Guyots are named after the Swiss-American geographer and geologist Arnold Henry Guyot (died 1884). Guyots are most commonly found in the Pacific Ocean. One of the best studied guyots is the Koko Guyot (also sometimes known as Kinmei and Koko Seamount), a 48.1 million year old guyot, which lies near the southern end of the Emperor seamounts, about north of the "bend" in the volcanic Hawaiian-Emperor seamount chainmarker. Pillow lava has been sampled on the north west flank of Koko Seamount, and the oldest dated lava is 40 million years old. Seismic studies indicate that it is built on a thick portion of the Pacific Plate. Koko guyot was named after the 58th emperor of Japan, Emperor Koko (A.D. 885-887) by geologist Thomas Davies and his colleagues in 1972. The guyot is elongate in shape, aligned northwest-southeast (the same direction as the chain), and has a gentle slope and a large, flat top. Koko gyuot rises from the deep ocean floor about 5,000 m in height.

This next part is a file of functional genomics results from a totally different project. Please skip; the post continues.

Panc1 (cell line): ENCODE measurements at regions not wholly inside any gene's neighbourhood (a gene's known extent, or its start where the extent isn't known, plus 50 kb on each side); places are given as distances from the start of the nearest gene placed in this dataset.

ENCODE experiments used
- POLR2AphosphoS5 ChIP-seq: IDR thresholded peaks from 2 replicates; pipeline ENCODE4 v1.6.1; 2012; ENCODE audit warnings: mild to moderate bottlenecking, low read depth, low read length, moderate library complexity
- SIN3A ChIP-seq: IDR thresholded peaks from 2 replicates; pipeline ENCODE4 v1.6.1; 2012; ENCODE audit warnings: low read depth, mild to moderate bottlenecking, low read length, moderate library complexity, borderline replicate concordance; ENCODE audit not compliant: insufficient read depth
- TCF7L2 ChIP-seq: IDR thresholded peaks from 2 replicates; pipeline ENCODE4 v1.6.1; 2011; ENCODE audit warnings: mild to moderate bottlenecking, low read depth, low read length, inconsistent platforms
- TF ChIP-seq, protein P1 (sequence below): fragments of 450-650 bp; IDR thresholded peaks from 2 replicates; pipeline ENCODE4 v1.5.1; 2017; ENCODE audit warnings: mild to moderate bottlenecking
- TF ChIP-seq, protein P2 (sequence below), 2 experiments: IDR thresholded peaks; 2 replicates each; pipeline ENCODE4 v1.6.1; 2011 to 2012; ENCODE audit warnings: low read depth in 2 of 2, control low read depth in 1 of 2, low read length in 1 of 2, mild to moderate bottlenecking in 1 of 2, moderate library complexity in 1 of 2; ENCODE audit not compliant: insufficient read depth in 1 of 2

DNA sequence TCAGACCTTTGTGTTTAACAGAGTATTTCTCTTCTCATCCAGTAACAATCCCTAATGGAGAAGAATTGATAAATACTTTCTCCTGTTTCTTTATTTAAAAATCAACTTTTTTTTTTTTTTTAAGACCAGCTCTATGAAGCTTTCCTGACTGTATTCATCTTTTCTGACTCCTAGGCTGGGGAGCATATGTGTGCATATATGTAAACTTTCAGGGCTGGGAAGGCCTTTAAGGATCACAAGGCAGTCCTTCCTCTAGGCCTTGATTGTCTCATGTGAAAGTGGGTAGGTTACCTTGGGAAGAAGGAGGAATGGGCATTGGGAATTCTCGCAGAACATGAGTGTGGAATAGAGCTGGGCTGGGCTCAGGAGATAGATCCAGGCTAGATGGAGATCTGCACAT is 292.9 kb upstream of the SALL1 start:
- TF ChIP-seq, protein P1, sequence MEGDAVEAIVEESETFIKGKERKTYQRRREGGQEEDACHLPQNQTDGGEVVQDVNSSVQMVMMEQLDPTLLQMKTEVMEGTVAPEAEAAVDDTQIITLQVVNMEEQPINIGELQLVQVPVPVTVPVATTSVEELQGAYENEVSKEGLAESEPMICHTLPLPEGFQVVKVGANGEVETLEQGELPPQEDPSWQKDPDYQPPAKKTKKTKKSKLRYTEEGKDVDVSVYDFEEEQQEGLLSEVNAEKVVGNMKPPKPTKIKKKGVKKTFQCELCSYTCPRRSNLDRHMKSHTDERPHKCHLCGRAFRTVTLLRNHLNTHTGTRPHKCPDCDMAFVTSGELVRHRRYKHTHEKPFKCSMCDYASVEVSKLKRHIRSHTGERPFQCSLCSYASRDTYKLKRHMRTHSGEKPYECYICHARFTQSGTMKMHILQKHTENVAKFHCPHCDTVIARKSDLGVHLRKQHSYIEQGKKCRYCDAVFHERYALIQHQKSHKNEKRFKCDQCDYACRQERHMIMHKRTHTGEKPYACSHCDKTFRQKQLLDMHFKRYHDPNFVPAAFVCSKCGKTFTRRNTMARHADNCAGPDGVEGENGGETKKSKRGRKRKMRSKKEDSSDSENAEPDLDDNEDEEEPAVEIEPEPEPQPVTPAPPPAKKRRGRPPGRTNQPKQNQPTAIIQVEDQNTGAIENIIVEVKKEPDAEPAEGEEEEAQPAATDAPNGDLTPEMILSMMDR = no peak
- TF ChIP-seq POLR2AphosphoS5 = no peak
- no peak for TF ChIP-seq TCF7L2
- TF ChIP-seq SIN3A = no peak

Over the past 80 million years volcano eruptions and continued movement of the Pacific Plate over the stationary Hawaiian deep-seated hot-spot have left a long trail of (volcanic) seamounts and volcanoes across the Pacific Ocean floor. The resulting Hawaiian Ridge-Emperor Seamounts chain consists of at least 129 volcanoes and extends some 6,000 km from the Aleutian Trench off Alaska to the "Big Island" of Hawaii. It makes a bend with the Emperor Seamount Ridge as a first leg and the Hawaiian Ridge as the second leg. The bend has for as long time been interpreted as a major change in the direction of Pacific plate motion – given that the (fixed) hot spot is thought to be stationary. The age of the Koko guyot fits well with the assumption that the change of direction started around 50 million years ago and went on for several million years (completed after 8 million years). Another interpretation of the change of direction is that the hot spot moved southward until about 45 years ago, and only then became became fixed.